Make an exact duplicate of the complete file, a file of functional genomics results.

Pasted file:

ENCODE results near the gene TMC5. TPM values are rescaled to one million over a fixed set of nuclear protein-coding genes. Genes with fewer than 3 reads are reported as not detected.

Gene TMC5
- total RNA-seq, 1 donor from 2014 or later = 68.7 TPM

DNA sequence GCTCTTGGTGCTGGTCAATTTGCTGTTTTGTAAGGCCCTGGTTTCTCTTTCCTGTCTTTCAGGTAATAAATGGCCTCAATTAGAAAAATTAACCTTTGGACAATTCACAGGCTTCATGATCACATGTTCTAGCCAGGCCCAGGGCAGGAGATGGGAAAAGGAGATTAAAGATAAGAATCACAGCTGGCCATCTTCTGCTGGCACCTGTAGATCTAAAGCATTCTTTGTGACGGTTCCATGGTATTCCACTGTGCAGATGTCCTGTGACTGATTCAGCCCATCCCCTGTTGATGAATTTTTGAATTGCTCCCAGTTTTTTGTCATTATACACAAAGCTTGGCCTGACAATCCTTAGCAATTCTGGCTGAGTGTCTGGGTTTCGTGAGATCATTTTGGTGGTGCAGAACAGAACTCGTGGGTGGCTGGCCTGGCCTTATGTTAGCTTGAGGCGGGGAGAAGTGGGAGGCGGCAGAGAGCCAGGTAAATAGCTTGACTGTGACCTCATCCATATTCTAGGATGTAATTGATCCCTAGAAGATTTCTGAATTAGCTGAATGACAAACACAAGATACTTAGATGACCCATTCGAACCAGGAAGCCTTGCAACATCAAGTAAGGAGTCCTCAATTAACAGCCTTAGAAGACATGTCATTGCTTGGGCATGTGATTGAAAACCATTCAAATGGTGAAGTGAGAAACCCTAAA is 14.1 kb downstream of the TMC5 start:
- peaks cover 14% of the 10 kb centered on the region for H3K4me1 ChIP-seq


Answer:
ENCODE results near the gene TMC5. TPM values are rescaled to one million over a fixed set of nuclear protein-coding genes. Genes with fewer than 3 reads are reported as not detected.

Gene TMC5
- total RNA-seq, 1 donor from 2014 or later = 68.7 TPM

DNA sequence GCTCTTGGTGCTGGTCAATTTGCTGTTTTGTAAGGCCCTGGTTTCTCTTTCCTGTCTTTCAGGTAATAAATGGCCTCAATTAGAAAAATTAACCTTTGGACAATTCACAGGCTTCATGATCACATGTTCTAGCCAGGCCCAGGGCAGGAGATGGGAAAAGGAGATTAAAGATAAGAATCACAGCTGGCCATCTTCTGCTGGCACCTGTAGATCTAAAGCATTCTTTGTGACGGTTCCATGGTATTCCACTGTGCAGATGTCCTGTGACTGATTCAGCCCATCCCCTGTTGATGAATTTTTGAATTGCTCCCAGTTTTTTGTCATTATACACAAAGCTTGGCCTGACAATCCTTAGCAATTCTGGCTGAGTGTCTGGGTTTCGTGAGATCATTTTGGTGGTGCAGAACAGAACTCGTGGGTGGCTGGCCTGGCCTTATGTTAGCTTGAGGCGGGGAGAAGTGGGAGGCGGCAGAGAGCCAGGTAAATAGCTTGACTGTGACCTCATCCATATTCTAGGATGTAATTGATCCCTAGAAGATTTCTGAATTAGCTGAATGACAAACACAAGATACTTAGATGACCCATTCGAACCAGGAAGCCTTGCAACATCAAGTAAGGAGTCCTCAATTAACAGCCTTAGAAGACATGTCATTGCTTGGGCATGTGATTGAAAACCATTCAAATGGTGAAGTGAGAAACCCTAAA is 14.1 kb downstream of the TMC5 start:
- peaks cover 14% of the 10 kb centered on the region for H3K4me1 ChIP-seq